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06 August 2018 Photo Sonia Small
Karen Lazenby WomenofKovsies
Dr Karen Lazenby strives for a stronger, rule-based, and consistent governance structure.

A transformed University of the Free State (UFS) will be one that promotes social justice in everything it does, a university where its diverse people feel a sense of common purpose and engagement. The UFS is developing this through its Integrated Transformation Plan (ITP) introduced in January 2017. 

“The majority of the current systems and processes in student administration at the university are still manual. This lack of automation leads to inconsistencies and service failures,” says Dr Karen Lazenby. As Registrar for Systems and Administration, Dr Lazenby is responsible for ensuring a smooth and efficient student lifecycle across all three campuses. 

With the ITP, the Governance: Systems and Administration work stream strives to have a stronger, rule-based, and consistent governance structure with a single line of accountability in student administration across all faculties and relevant support departments on the three campuses. By ensuring this ease of use and access there will be an integrated student experience and greater empowerment of students.

“Our focus is on automation and self-services for students (such as the time-table, requests for additional and ad hoc exams and appeals), to ensure transparency and accessibility of rules and policies, decisions relating to admission, progression rules, awarding of qualifications and graduation and faculty and general rules,” Dr Lazenby said.  It will also entail the optimisation of PeopleSoftCampus (the Enterprise Resource Planning system).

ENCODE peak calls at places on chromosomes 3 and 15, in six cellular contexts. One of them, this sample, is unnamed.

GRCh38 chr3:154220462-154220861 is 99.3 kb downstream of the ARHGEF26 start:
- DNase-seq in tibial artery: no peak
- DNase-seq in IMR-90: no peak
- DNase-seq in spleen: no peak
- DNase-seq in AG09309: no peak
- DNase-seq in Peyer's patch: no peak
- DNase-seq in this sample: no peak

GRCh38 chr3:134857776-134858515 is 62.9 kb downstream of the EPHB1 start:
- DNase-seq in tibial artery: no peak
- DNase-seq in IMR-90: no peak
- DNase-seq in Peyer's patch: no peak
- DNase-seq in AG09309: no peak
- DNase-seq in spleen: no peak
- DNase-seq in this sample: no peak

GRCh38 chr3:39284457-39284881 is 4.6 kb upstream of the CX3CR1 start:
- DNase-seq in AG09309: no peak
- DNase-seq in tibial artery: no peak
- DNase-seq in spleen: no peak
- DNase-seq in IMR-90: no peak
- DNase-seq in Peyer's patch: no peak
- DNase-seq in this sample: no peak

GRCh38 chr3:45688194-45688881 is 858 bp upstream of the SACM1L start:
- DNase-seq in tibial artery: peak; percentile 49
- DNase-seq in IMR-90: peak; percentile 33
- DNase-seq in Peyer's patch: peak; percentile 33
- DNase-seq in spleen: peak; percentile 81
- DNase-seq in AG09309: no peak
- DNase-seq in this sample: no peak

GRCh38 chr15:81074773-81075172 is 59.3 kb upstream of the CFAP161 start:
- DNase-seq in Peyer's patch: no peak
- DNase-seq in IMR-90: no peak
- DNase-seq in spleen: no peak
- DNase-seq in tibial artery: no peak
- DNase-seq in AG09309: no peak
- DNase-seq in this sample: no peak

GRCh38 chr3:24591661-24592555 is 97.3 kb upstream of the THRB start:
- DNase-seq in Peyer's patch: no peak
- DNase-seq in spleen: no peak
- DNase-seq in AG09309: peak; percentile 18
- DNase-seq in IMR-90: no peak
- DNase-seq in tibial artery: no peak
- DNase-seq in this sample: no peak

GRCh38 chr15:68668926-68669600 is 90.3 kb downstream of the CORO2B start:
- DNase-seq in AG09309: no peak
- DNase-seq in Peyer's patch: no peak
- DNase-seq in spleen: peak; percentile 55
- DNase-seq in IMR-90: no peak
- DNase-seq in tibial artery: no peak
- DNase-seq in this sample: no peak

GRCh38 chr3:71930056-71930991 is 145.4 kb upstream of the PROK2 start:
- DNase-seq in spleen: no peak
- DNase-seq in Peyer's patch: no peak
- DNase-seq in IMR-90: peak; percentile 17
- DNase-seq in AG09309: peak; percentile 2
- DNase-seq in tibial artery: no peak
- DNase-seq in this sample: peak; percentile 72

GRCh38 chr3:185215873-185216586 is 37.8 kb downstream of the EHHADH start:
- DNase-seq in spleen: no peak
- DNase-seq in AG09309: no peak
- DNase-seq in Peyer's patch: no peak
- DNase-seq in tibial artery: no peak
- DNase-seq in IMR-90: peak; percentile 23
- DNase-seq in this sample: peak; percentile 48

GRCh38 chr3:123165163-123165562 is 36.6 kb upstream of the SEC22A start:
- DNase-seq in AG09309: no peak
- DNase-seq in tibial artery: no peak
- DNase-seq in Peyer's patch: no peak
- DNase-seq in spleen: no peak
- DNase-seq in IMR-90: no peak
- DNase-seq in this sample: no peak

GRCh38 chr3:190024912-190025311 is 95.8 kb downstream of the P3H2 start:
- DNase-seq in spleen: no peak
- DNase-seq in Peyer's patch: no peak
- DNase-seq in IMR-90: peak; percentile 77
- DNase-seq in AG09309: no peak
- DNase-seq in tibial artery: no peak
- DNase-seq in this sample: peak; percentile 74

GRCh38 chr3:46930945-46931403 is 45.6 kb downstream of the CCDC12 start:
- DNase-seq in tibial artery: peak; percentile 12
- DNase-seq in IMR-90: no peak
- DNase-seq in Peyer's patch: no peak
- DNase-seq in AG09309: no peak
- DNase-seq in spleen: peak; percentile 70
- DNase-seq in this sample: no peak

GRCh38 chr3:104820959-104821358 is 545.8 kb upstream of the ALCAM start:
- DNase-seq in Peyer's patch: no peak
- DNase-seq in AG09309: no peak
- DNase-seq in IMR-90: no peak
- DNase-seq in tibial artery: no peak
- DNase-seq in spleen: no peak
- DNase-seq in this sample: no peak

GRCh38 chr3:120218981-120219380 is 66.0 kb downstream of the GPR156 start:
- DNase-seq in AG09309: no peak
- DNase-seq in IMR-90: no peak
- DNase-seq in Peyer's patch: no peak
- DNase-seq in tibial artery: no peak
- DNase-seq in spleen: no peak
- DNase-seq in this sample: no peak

“Through this automation, I would also like to get the university’s student administration to such a level that academic staff can focus their energy on teaching and research and student administration staff can focus more on quality assurance,” said Dr Lazenby.

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Mirror, mirror on the wall

Kovsies’ most beautiful. In the front are the winners, Lizelle and Cameron. At the back, from the left are: Esteon Steyn, first runner-up; Tilda-Mari Lourens, first princess; Lebo Duiker, second runner-up and Marjomalé Kernekamp, second princess.
Photo: Sarel Greyling

Who, secretly, wouldn’t love to be a king or a queen? Two Kovsies were recently awarded exactly these titles. Lizelle Serfontein, a first-year medical student from Soetdoring residence, was chosen as Rag Queen 2014/15. Cameron Maree, a second-year BCom Accounting student and resident of House Karee, now owns the title of Mr Rag.

These two students have triumphed over nine other finalists in their respective competitions and will serve as charity ambassadors for the university. They share prizes to the value of R800 000 with their fellow finalists.

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